- WHERE: GEHA Field at Arrowhead Stadium (Kansas City)
- WHEN: 8:20 p.m. ET | NBC, NFL+
The Kansas City Chiefs have dominated the NFL spotlight the past five years, winning two Super Bowls and making the conference title game or better every season. They also enter the season attempting to win their eighth straight AFC West title.
The last time the Detroit Lions had a period of that caliber dominance? The late 1950s. They last won their division in 1993, then known as the NFC Central.
So why are the Lions being featured in such a marquee slot against the defending Super Bowl champs on Thursday night? Because ever since the league announced this season’s schedule, it’s been clear that the NFL is betting that the Lions’ hot streak down the stretch in 2022 portends good things for the long-woebegone franchise.
It’s a big bet. Andy Reid and the Chiefs are 40-9 at Arrowhead Stadium with Patrick Mahomes. And though the Chiefs could be without two of their biggest stars in the opener, it’s arguable this is the Lions’ highest-profile game since their last postseason contest: a wild-card loss to the Seahawks in Jan. 2017.
How will Dan Campbell’s team handle the spotlight? Can the Lions' rebuilt defense slow down Mahomes and Co.? Or will the Chiefs do to the Lions what they did to the Texans in the 2020 kickoff game, scoring 31 straight points en route to a laugher?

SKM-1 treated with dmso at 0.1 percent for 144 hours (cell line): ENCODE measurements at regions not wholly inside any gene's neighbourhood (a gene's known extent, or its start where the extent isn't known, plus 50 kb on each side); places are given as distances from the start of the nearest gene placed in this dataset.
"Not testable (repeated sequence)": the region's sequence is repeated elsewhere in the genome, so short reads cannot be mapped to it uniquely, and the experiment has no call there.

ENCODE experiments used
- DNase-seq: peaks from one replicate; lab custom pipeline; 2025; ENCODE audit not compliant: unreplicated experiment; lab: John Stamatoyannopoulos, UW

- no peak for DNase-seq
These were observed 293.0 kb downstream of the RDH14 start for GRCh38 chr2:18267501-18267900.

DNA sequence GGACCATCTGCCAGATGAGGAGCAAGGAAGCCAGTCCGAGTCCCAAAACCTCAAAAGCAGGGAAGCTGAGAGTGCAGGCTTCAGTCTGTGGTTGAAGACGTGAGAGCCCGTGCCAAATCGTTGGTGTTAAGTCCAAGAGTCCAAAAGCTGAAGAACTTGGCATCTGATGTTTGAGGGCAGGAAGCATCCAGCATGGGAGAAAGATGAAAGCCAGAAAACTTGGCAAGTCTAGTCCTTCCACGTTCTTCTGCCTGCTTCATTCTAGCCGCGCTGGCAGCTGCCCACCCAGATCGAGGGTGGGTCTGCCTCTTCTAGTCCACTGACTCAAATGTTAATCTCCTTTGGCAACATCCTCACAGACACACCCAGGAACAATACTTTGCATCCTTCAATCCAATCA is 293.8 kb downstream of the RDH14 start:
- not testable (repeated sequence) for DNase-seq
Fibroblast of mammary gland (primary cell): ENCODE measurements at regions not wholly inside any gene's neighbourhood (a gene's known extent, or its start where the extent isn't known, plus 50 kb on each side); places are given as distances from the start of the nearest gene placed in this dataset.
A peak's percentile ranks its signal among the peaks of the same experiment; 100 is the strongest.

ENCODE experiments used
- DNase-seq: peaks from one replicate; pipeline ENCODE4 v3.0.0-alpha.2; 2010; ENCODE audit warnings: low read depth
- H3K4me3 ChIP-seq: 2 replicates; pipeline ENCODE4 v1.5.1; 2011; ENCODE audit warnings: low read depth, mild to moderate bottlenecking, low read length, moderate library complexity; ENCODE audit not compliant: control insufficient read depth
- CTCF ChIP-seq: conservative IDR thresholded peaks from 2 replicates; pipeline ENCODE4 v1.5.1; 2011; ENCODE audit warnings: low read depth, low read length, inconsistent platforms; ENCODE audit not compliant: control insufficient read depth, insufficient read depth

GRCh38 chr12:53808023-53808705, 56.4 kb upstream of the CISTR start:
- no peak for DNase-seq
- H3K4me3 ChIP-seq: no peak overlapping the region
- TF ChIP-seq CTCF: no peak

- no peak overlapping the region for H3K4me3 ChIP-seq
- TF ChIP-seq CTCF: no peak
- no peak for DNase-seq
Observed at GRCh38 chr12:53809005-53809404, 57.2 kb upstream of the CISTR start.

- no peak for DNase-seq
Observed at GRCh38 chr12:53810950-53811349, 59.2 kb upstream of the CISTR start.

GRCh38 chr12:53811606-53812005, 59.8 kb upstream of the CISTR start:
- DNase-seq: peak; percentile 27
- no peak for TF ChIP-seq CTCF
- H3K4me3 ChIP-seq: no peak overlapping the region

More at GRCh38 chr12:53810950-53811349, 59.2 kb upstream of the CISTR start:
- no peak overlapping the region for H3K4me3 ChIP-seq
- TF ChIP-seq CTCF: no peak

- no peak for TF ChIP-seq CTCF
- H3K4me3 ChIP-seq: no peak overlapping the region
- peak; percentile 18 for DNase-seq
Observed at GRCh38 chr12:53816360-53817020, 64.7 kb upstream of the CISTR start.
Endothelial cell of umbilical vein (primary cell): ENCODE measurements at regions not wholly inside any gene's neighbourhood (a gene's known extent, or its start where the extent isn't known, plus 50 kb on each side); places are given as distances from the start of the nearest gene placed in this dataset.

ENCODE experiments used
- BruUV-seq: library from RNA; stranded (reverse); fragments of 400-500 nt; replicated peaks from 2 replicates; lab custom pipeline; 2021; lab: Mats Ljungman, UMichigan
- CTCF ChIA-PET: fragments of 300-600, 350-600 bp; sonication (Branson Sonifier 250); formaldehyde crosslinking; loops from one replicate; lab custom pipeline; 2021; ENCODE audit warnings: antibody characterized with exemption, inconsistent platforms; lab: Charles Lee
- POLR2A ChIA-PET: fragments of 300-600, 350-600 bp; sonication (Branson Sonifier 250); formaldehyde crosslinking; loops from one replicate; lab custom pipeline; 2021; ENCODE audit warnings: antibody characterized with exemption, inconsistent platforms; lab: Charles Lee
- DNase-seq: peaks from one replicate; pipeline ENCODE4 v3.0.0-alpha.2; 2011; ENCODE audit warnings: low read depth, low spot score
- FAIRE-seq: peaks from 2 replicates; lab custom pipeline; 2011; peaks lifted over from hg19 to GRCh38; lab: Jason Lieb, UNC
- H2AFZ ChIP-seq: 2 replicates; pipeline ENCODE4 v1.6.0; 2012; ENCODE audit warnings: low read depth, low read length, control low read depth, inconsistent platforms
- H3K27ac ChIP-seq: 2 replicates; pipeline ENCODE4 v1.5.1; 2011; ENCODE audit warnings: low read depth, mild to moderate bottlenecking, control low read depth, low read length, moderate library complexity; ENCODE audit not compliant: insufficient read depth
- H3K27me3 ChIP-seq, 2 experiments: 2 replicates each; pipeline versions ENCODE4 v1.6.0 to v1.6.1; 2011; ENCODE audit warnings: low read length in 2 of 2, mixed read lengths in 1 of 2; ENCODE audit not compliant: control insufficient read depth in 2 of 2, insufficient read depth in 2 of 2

Here are four things to watch for when the Lions visit the Chiefs on Thursday night:
- How big of a loss will Travis Kelce be? Midway through Tuesday’s Chiefs practice, the Chiefs’ All-Pro tight end suffered a bone bruise in his knee, an injury that will sideline him for Thursday's game. The Chiefs simply are not used to playing without him. Kelce has not missed a game due to injury since his rookie season in 2013. He’s sat out a handful of games since then, typically for late-season rest. Kelce missed the Chiefs’ Week 16 game in 2021 due to COVID-19 protocols, and all Mahomes did was divvy up his 30 passes among 10 different receivers in a 36-10 blowout of the Steelers, with Byron Pringle, Derrick Gore and Mecole Hardman leading the way. This is what makes Kansas City so tough to defend. Kadarius Toney is good to go after dealing with a preseason knee injury. The Chiefs also have ample other weapons to make up for Kelce’s loss; it could be a breakout game for second-year receiver Skyy Moore, and Kelce’s backup, Noah Gray, is a better receiver than many might realize. But no Kelce also makes Lions defensive coordinator Aaron Glenn's job easier and allows him more coverage flexibility.